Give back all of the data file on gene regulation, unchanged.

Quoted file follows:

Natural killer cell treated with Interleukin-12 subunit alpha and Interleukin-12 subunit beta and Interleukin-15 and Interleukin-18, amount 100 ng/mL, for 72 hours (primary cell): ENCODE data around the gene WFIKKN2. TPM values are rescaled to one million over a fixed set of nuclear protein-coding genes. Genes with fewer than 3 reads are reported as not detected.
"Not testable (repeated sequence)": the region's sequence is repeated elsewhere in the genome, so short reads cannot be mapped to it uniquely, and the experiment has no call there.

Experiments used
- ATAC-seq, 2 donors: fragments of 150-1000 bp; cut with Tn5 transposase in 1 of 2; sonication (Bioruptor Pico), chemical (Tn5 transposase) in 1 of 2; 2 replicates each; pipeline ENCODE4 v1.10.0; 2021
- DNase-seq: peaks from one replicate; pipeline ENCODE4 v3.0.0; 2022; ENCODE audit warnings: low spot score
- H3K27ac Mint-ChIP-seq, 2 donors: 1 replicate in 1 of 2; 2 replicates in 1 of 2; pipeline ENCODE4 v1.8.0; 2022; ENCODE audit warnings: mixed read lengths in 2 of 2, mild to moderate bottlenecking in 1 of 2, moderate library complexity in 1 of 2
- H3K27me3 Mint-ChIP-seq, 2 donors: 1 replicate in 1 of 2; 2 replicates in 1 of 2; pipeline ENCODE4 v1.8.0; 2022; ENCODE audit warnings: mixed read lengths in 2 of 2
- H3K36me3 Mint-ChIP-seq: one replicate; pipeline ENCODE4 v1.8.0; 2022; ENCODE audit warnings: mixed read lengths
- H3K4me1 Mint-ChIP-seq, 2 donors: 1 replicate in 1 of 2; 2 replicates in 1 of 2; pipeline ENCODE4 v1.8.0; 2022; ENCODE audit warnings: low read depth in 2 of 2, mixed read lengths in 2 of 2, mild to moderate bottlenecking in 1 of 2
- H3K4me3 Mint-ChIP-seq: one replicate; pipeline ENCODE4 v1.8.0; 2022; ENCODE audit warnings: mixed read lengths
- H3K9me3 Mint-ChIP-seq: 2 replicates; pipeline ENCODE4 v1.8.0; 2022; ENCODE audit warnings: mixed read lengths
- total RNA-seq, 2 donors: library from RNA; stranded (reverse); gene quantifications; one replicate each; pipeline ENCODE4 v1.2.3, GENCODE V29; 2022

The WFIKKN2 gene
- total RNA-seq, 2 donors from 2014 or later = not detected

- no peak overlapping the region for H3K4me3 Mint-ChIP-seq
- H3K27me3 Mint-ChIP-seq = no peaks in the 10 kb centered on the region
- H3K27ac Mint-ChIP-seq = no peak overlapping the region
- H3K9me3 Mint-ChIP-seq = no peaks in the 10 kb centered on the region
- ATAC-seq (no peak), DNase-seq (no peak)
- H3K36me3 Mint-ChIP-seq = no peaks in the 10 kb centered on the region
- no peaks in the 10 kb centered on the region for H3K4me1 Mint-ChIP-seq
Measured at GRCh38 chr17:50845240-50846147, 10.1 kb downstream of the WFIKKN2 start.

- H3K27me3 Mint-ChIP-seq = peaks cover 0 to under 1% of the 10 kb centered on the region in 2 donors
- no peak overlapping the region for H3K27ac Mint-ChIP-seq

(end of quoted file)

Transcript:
Natural killer cell treated with Interleukin-12 subunit alpha and Interleukin-12 subunit beta and Interleukin-15 and Interleukin-18, amount 100 ng/mL, for 72 hours (primary cell): ENCODE data around the gene WFIKKN2. TPM values are rescaled to one million over a fixed set of nuclear protein-coding genes. Genes with fewer than 3 reads are reported as not detected.
"Not testable (repeated sequence)": the region's sequence is repeated elsewhere in the genome, so short reads cannot be mapped to it uniquely, and the experiment has no call there.

Experiments used
- ATAC-seq, 2 donors: fragments of 150-1000 bp; cut with Tn5 transposase in 1 of 2; sonication (Bioruptor Pico), chemical (Tn5 transposase) in 1 of 2; 2 replicates each; pipeline ENCODE4 v1.10.0; 2021
- DNase-seq: peaks from one replicate; pipeline ENCODE4 v3.0.0; 2022; ENCODE audit warnings: low spot score
- H3K27ac Mint-ChIP-seq, 2 donors: 1 replicate in 1 of 2; 2 replicates in 1 of 2; pipeline ENCODE4 v1.8.0; 2022; ENCODE audit warnings: mixed read lengths in 2 of 2, mild to moderate bottlenecking in 1 of 2, moderate library complexity in 1 of 2
- H3K27me3 Mint-ChIP-seq, 2 donors: 1 replicate in 1 of 2; 2 replicates in 1 of 2; pipeline ENCODE4 v1.8.0; 2022; ENCODE audit warnings: mixed read lengths in 2 of 2
- H3K36me3 Mint-ChIP-seq: one replicate; pipeline ENCODE4 v1.8.0; 2022; ENCODE audit warnings: mixed read lengths
- H3K4me1 Mint-ChIP-seq, 2 donors: 1 replicate in 1 of 2; 2 replicates in 1 of 2; pipeline ENCODE4 v1.8.0; 2022; ENCODE audit warnings: low read depth in 2 of 2, mixed read lengths in 2 of 2, mild to moderate bottlenecking in 1 of 2
- H3K4me3 Mint-ChIP-seq: one replicate; pipeline ENCODE4 v1.8.0; 2022; ENCODE audit warnings: mixed read lengths
- H3K9me3 Mint-ChIP-seq: 2 replicates; pipeline ENCODE4 v1.8.0; 2022; ENCODE audit warnings: mixed read lengths
- total RNA-seq, 2 donors: library from RNA; stranded (reverse); gene quantifications; one replicate each; pipeline ENCODE4 v1.2.3, GENCODE V29; 2022

The WFIKKN2 gene
- total RNA-seq, 2 donors from 2014 or later = not detected

- no peak overlapping the region for H3K4me3 Mint-ChIP-seq
- H3K27me3 Mint-ChIP-seq = no peaks in the 10 kb centered on the region
- H3K27ac Mint-ChIP-seq = no peak overlapping the region
- H3K9me3 Mint-ChIP-seq = no peaks in the 10 kb centered on the region
- ATAC-seq (no peak), DNase-seq (no peak)
- H3K36me3 Mint-ChIP-seq = no peaks in the 10 kb centered on the region
- no peaks in the 10 kb centered on the region for H3K4me1 Mint-ChIP-seq
Measured at GRCh38 chr17:50845240-50846147, 10.1 kb downstream of the WFIKKN2 start.

- H3K27me3 Mint-ChIP-seq = peaks cover 0 to under 1% of the 10 kb centered on the region in 2 donors
- no peak overlapping the region for H3K27ac Mint-ChIP-seq